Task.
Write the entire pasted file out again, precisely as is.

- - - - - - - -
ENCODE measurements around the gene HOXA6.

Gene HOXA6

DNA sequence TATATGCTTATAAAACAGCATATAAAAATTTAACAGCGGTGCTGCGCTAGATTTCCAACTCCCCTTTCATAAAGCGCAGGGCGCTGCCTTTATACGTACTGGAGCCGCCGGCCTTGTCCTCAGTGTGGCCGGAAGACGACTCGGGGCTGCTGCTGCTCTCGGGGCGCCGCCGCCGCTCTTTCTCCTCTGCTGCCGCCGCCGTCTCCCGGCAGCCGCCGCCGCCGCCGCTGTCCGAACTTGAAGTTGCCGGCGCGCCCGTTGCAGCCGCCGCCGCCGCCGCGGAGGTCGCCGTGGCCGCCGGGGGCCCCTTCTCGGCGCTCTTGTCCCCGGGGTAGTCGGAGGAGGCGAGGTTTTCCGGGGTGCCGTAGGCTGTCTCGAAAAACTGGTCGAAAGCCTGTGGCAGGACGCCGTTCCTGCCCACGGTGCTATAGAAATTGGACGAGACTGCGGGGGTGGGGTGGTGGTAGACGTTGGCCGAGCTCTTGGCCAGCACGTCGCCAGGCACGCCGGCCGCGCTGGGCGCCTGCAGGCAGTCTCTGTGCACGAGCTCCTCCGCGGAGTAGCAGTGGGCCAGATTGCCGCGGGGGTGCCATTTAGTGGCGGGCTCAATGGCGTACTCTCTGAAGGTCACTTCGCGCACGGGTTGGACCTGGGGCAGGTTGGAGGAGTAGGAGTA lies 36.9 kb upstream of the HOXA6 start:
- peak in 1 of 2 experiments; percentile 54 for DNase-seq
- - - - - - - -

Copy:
ENCODE measurements around the gene HOXA6.

Gene HOXA6

DNA sequence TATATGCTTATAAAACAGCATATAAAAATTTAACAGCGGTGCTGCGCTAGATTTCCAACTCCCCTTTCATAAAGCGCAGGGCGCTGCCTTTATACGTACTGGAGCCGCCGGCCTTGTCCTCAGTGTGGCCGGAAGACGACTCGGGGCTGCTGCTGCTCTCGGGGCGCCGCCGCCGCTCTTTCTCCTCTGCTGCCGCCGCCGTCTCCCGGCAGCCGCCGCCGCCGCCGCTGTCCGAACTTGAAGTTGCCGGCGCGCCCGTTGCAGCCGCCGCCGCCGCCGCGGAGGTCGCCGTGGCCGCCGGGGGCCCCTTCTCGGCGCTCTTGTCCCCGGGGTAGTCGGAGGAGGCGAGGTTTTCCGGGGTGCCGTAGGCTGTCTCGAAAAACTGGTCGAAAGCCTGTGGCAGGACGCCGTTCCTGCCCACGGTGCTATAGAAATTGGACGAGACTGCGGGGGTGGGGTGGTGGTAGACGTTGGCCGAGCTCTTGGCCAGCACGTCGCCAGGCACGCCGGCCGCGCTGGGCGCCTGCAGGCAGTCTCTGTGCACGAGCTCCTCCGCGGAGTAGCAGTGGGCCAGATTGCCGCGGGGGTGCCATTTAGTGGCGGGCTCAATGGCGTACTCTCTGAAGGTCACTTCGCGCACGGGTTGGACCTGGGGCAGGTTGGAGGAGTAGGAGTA lies 36.9 kb upstream of the HOXA6 start:
- peak in 1 of 2 experiments; percentile 54 for DNase-seq